Wednesday, July 31, 2019

Marriage: 9 Years/9 Reminders



Photo by Kuenne Photography


This summer, Luke and I celebrated our 9 year anniversary and this fall, we will have been together for 10.
I love being married and I love the way that it's changed and grown me.
But it's hard.
And it takes a lot of fighting for our marriage for it to be good and healthy. Sometimes fighting each other, but mostly fighting ourselves.
Luke and I had both been hurt by marital dysfunction and divorce before we said our vows, which made those vows that much more important to us. We were going to make this work, or die trying. What we had seen was that marriages never suddenly break. They crumble. 
Grain by grain. Hurt by hurt.  Divorces are never sudden, they are always years in the making, no matter what the circumstances involved. 
We've also seen lots of God's grace and healing and redemption through those crappy circumstances. There are no ashes that He can't make beautiful again.

Even though 9 years is nothing in the grand scheme of things (if anything, the longer you are married, the more you realize how LITTLE you know), I feel like time and life have shown me what the important things are. The things I need to be constantly reminding myself of, to grow in or not get lazy about, that keep my marriage from crumbling and make it sweet and safe and lasting.

(None of these are fixes or bandaids for abusive or toxic relationships, please don't hear that. There is a lot of additional help, like counseling and law enforcement, that is absolutely necessary for those.)

This is not a How To list written by an expert, but a Reminder list written by a sinner.
If anything, this list is for myself. 
But I hope it encourages you and your marriage too.


1.) Be kind to each other.

We can check off all of the lists of best practices in marriage we want. But things like ‘Weekly Date Nights’ or ‘Never Going To Bed Angry’ won’t matter at all if we overlook this simplicity in its purest forms.

Being harsh and sarcastic and cutting each other down will cause more damage than we realize in the moment.
Being gentle and kind and patient and encouraging will always go farther than we could ever imagine.

 There are plenty of ways to joke or flirt or call each other out without taking low blows. Work hard to make genuine kindness the primary language of your home. The rewards of it will last long and leave a sweet legacy.


2.) Say “I’m sorry”, quickly and often.

Say it about the little things and the big things. 
Say it before we dig our heels in and fire back.
Say it without adding “but, if you hadn’t…” afterwards.
Say it in front of our kids so that they learn how to say it.

Say it because we value humility over arrogance.
Say it because we love our spouse more than we love our our own pride.


3.) Forgive, quickly and often.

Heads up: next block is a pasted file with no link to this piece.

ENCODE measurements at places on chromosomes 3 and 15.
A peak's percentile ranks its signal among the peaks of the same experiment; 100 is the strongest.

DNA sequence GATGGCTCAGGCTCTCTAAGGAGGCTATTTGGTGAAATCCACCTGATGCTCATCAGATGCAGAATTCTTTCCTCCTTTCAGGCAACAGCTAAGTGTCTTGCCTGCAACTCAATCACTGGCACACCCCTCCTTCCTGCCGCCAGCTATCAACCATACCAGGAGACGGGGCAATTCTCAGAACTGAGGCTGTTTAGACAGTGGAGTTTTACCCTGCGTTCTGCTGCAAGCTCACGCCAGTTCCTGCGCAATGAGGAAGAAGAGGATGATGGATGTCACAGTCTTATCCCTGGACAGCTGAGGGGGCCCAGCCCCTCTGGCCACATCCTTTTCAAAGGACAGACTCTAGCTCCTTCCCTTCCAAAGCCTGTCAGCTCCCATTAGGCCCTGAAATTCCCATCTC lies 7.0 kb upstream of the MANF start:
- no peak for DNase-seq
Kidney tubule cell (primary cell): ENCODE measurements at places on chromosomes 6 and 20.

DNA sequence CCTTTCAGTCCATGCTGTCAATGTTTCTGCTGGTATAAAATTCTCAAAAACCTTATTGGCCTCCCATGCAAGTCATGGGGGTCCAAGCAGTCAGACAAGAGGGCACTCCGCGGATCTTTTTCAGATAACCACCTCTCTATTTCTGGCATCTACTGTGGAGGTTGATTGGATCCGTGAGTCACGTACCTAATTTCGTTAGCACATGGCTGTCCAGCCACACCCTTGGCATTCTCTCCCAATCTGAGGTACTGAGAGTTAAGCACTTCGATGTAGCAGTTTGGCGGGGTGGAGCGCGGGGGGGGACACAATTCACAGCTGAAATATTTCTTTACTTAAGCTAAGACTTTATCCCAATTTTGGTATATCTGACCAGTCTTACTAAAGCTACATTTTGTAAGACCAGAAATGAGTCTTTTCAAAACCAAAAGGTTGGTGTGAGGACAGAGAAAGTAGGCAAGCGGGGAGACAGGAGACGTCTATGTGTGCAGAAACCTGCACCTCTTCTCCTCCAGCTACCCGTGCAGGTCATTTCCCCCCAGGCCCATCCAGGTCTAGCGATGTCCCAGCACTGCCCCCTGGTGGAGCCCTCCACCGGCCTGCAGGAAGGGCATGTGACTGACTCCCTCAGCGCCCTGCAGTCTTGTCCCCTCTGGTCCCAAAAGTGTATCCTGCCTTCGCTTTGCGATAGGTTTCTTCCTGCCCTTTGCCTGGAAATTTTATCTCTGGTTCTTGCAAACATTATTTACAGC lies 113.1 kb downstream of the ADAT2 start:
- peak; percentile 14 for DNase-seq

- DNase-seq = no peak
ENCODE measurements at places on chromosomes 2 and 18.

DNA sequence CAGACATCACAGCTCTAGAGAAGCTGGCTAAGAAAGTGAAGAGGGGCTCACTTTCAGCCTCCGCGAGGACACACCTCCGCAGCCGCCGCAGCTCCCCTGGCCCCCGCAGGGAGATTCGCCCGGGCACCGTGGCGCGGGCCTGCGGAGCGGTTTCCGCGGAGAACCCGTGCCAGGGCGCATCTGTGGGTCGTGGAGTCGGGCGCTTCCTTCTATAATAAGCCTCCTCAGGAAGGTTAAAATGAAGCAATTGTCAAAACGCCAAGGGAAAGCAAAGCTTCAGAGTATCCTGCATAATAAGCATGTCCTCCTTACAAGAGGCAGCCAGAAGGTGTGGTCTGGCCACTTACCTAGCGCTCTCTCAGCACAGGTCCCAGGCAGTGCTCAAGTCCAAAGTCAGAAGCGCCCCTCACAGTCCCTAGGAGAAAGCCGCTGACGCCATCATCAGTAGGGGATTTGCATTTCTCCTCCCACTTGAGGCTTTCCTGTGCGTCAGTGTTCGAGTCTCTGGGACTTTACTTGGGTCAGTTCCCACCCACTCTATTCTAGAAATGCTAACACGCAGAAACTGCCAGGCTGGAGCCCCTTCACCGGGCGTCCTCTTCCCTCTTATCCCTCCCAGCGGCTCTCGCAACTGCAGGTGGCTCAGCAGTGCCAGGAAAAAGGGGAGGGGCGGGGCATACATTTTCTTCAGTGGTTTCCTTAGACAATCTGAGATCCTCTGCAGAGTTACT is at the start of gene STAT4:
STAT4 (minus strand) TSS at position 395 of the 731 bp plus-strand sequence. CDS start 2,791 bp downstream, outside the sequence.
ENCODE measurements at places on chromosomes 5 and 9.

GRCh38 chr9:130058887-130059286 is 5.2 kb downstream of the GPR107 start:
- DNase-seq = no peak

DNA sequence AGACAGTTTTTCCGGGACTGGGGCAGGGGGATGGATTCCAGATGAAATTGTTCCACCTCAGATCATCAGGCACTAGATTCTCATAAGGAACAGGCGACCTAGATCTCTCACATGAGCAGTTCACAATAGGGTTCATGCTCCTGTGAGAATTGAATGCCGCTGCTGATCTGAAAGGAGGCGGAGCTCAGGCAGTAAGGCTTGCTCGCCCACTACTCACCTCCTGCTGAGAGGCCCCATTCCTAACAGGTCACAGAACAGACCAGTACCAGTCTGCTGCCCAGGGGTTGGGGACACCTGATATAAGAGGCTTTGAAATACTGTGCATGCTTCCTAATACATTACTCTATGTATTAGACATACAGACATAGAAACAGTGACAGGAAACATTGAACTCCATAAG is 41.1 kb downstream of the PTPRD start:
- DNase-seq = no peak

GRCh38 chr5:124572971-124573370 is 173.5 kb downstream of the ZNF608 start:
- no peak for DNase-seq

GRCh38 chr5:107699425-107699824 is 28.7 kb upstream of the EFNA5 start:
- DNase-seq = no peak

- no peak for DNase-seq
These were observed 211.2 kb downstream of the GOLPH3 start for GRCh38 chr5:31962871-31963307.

Bottom line, we can forgive, because we’ve been forgiven. 
I can give Luke mercy over the little things and the big things, because he’s given me mercy over a million little things and plenty of big things. 
Even if he hadn’t, God has forgiven me of even more. Way more than I deserve.
When we know how desperately in need we are of forgiveness, it becomes easier to extend it.

Forgiveness doesn’t equal trust. But trust can be restored too. 


4.) Have good sex.

The world is constantly yelling in our ears all sorts of things about sex, and the Church has a sad history of barely whispering about it, if not being completely silent on the subject.

So let me turn up the volume a bit. Here’s what I mean by good sex: 

Hot, passionate sex. 
Clumsy, laughing sex. 
Half-clothed, quickie sex. 
Sick, tired sex. 
Crying sex. 
Grief sex. 

The sum of all of these parts is good sex. Not elevating one of them as the standard of success or failure, but having and appreciating it all. In different days, weeks, and seasons and frequencies.

Good sex changes with two people who are changing together. 
Good sex keeps other people out of the bedroom, whether they are real or a fantasy or behind a screen. 
Good sex is honest, and puts love and grace to where shame is. 
(Read that again. Until you believe it.)

Good sex has magical healing properties. Have it often and watch what happens.


5.)  Speak truth to the lies.

They don't love me. They don't see me. They don't care.

The list goes on and on and the lies get way more specific and way more ugly. 
But those things we believe when we're hurt or lonely are usually just that: lies.
Even when the busyness of life and both of our own selfishness makes a mess of things, there is usually always at least some evidence around us that contradicts the lies. Evidence of them loving us and seeing us and caring for us, even if it's not shown in the way we'd prefer.